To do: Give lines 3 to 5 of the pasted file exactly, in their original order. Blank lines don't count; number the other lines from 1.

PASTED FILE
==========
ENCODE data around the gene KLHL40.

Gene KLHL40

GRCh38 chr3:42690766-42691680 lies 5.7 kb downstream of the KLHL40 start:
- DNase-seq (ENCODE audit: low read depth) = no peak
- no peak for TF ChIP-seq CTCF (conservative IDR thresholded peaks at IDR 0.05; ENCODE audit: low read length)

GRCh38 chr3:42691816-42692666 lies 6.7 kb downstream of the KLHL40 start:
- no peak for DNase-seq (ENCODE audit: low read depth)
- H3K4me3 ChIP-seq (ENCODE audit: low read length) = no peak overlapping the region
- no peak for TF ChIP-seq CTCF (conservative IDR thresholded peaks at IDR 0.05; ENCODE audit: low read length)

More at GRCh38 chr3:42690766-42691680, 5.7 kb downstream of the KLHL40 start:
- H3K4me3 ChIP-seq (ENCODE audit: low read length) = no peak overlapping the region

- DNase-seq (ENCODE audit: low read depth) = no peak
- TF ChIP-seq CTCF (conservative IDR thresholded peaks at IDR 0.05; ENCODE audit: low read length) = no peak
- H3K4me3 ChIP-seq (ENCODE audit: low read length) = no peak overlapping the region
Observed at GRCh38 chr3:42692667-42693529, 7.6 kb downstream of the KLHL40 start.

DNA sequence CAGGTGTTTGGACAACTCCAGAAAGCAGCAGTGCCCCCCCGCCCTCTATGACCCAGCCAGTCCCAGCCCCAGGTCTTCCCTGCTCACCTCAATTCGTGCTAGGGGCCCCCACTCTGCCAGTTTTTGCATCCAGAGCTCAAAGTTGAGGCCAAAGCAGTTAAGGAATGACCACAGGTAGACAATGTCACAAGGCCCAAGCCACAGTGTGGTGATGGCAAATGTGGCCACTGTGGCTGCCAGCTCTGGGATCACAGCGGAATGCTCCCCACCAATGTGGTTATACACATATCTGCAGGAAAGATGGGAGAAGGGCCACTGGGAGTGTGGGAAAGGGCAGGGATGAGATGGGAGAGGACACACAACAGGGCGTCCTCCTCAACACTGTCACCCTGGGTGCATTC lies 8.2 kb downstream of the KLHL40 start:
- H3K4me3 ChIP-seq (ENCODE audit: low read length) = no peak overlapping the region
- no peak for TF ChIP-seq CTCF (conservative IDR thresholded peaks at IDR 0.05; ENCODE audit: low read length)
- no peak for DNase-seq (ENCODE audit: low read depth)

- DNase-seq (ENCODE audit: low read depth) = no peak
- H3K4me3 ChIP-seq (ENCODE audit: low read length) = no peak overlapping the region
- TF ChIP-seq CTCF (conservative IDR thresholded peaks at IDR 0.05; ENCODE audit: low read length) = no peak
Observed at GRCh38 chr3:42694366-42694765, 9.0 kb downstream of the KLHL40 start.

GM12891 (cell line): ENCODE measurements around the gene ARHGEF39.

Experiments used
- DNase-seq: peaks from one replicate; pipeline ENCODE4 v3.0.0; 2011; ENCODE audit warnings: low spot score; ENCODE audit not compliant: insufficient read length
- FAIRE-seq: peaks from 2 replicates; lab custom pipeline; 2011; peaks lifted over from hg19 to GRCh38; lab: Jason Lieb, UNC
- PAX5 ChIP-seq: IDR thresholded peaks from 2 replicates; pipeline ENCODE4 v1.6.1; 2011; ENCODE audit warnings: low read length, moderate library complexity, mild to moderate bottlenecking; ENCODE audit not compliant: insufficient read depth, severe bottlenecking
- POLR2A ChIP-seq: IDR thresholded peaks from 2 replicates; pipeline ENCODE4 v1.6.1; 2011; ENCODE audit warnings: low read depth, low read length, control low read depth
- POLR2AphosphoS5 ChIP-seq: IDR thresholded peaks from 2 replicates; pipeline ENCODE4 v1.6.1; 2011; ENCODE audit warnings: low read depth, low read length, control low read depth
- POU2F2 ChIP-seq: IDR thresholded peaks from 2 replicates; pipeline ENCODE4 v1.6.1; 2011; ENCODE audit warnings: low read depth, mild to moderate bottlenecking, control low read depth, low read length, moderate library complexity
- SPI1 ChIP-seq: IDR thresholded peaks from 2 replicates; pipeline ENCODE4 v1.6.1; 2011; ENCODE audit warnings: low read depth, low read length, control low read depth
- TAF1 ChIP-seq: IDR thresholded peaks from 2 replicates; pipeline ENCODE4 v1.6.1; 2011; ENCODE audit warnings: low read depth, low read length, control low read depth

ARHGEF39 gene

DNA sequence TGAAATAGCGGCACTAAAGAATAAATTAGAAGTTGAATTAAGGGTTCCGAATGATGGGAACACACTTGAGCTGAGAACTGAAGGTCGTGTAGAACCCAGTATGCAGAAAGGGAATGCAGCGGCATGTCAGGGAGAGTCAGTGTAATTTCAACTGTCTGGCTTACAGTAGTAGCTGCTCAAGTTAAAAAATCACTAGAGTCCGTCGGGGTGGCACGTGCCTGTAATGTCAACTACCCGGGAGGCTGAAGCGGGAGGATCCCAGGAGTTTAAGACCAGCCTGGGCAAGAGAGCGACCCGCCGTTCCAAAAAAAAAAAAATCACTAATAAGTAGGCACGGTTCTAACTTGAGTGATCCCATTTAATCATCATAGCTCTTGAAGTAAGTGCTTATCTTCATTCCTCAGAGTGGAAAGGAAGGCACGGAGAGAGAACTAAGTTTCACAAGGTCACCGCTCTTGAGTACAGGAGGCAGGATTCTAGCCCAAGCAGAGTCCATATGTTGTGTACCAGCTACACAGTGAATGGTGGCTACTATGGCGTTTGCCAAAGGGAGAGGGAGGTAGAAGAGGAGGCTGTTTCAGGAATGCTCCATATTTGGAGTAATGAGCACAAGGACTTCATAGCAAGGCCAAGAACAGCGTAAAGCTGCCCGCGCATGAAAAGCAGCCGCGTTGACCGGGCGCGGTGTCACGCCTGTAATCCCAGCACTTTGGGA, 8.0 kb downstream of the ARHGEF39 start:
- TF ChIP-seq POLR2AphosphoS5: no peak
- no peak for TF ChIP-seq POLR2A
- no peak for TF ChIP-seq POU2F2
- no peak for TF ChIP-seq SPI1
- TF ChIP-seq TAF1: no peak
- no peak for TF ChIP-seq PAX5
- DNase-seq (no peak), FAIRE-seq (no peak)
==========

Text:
GRCh38 chr3:42690766-42691680 lies 5.7 kb downstream of the KLHL40 start:
- DNase-seq (ENCODE audit: low read depth) = no peak
- no peak for TF ChIP-seq CTCF (conservative IDR thresholded peaks at IDR 0.05; ENCODE audit: low read length)